And the ability to be in that moment and to be present with someone delivering terrible news, and having no context, no relationship with them. But yet be trustworthy and help provide resources, and help comfort them. What I said in that moment, I don’t know if this is overstating it, but I believe sort of had the power, to some extent, to shape how they felt about this thing that was happening to them. One of the superpowers that I began to cultivate in my career before I went to [inaudible 00:28:09] school was to be able to listen to whatever someone needed to vent or say, and I think that is particularly hard in really difficult conversations because in all of our preparation, in everything that we have said so far in our podcast today, is really about what we say. It’s about communicating the message, how it’s communicated, how we prepare for it. I think sometimes when we go into hard conversations we’re so focused on how to say what we’re trying to communicate that it’s easy to bypass the listening part.
  To really put our agenda on hold for a second and really hear what the other person is saying and what they’re feeling. I think the second thing that can make listening hard in the context of a conversation like this is the downside of what we talked about earlier. If you’ve spent a lot of time and energy trying to anticipate the other person’s response you might have some scripts in your head that get cued by something they say but aren’t really the full embodiment of what they’re trying to say. Like you’re listening for, “Oh, okay. We’re taking this route in the choose your own adventure version of this conversation.” But you’re not actually listening to what they’re saying and what they mean. I think that the most satisfying kinds of conversations, even if they’re extremely painful conversations like the kind of extreme experiences that I’m talking about, when people feel heard, when they feel listened to, then their fears and concerns have been aired, and that you have taken them in.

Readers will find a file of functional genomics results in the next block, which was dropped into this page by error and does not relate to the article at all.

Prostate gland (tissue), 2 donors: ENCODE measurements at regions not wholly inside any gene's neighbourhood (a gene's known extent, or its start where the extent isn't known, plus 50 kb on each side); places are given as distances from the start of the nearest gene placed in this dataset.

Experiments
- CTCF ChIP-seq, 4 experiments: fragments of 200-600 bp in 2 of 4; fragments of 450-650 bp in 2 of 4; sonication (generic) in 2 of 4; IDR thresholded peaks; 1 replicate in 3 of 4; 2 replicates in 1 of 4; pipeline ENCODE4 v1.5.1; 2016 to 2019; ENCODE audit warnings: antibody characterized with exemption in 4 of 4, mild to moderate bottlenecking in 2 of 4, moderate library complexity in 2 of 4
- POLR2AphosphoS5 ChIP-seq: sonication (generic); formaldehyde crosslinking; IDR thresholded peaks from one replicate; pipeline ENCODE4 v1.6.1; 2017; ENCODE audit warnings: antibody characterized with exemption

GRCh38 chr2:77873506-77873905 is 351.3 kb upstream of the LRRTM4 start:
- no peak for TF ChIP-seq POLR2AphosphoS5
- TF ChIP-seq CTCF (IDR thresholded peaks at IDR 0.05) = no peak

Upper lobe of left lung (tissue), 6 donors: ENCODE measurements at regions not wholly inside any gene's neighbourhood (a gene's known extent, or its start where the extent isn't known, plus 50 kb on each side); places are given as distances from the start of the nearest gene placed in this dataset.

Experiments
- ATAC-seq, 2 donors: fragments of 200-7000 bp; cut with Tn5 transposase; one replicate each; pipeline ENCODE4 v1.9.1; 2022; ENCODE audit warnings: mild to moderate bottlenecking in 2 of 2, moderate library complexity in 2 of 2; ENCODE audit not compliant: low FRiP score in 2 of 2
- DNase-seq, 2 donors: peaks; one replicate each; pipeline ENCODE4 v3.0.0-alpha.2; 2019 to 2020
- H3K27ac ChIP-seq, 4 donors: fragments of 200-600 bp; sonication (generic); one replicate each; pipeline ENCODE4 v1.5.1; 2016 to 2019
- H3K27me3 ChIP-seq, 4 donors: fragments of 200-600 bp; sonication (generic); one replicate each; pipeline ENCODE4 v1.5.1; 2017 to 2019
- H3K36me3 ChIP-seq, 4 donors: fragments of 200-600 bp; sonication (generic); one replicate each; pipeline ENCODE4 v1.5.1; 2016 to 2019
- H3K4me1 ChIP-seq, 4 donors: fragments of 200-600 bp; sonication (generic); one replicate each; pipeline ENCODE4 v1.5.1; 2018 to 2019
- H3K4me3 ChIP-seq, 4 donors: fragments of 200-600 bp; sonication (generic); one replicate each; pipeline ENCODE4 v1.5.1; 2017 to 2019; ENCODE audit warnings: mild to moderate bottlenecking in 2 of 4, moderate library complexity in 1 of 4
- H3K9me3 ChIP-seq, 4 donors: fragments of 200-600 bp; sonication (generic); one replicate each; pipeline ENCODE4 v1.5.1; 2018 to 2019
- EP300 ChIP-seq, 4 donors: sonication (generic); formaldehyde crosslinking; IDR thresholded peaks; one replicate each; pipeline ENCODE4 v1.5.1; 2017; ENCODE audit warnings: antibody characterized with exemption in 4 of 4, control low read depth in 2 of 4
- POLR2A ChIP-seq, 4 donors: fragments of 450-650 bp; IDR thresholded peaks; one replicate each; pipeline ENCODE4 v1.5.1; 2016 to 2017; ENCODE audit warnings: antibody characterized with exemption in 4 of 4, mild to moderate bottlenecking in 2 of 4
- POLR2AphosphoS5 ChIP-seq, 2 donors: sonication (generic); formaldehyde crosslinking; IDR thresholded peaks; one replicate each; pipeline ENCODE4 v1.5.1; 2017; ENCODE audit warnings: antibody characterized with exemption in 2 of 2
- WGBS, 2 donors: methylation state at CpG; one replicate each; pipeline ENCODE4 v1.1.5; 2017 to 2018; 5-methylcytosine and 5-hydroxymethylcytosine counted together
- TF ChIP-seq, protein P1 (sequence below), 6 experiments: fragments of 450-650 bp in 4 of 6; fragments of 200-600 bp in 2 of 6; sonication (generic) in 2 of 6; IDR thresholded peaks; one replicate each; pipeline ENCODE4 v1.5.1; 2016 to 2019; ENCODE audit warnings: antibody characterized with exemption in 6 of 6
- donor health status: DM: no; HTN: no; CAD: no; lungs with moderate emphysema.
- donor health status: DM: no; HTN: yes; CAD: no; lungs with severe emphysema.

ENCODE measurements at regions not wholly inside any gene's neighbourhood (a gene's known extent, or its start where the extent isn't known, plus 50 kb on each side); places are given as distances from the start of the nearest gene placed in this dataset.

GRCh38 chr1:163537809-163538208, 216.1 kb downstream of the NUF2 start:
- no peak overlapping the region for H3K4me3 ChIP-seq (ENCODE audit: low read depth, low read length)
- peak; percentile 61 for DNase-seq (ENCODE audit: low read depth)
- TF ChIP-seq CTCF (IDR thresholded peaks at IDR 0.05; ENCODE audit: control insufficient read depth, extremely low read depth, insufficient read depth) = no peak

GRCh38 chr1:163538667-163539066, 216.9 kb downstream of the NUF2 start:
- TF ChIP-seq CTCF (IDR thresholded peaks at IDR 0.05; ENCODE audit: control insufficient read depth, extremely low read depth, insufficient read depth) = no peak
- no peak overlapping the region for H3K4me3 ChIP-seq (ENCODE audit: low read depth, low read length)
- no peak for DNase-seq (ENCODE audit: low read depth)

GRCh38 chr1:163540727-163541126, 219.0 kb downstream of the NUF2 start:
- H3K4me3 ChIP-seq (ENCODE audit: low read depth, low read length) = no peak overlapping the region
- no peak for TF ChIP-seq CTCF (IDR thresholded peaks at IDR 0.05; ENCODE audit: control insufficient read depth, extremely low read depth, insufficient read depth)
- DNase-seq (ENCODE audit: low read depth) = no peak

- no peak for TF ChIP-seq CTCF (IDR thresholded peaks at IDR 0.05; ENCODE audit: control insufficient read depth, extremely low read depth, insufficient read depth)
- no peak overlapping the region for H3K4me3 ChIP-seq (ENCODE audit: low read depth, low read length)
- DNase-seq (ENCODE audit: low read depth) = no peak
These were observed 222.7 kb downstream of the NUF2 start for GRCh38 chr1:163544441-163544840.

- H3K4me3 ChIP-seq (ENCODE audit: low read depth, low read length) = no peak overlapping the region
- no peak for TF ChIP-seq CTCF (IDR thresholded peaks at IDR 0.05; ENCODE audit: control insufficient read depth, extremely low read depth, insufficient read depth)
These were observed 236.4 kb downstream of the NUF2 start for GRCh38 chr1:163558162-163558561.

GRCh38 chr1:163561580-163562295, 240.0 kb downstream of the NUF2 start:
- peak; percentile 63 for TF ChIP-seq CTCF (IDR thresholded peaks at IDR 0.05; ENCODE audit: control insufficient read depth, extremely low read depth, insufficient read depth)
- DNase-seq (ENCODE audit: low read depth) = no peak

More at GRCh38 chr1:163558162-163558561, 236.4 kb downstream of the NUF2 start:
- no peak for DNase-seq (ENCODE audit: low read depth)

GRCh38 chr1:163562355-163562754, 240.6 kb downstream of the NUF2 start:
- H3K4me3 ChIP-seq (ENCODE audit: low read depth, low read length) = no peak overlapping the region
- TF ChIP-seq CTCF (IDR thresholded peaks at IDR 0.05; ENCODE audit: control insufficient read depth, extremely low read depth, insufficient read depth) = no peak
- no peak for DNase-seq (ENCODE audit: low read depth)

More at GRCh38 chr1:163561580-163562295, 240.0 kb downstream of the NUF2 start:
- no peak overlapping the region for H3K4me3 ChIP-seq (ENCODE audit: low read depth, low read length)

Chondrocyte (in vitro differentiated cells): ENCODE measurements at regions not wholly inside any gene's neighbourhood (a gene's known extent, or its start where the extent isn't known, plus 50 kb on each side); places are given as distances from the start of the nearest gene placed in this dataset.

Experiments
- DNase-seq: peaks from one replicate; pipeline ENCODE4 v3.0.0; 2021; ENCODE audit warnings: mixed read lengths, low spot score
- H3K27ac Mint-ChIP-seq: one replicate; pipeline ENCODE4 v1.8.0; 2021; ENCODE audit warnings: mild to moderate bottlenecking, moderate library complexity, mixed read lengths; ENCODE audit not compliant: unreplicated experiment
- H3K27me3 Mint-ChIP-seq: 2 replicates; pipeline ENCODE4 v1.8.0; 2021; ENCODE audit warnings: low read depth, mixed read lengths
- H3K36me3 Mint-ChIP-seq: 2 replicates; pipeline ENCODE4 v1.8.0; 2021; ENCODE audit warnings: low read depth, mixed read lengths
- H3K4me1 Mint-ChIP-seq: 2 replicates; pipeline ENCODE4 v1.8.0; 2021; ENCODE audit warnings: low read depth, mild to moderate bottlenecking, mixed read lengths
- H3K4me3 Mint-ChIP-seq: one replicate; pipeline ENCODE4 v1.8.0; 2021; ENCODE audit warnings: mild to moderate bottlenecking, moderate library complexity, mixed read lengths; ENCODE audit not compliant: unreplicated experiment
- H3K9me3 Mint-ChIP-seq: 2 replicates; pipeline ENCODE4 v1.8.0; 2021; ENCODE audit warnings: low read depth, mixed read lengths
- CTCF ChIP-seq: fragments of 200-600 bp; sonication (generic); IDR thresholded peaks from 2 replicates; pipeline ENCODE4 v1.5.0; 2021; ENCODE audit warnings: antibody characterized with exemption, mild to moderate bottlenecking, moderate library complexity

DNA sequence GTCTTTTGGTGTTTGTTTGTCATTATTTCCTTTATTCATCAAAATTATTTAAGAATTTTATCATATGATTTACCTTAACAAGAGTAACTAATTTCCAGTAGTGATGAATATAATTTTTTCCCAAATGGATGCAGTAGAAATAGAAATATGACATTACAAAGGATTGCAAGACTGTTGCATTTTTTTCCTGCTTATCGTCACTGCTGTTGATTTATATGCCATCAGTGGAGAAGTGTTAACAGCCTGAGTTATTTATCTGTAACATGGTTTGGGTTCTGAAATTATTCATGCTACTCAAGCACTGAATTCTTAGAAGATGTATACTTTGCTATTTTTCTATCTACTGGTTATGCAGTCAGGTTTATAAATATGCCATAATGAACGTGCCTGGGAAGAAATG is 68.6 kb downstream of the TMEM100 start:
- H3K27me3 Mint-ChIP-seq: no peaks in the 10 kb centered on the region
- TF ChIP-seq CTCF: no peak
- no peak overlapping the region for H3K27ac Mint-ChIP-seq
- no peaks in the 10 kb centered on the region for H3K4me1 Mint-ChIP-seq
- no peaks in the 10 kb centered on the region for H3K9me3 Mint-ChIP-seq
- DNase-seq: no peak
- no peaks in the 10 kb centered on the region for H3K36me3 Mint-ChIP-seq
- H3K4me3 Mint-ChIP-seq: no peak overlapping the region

That is the difference between someone walking away feeling like, “Man, that guy was a jerk. He just told me that I wasn’t doing well in my job.” Verus, “I feel like my struggles were listened to and I have a very specific individualized game plan for how to make this better.” So, listening is the key. If you don’t have the leisure of months of working with someone to build up social capital and to build up a reputation of being a straight shooter and being an honest person, listening is this other way of building rapport that you can do in less time when you are really communicating that you are tracking with them, and that you are focused and you hear what they’re saying and are giving them truly your full attention.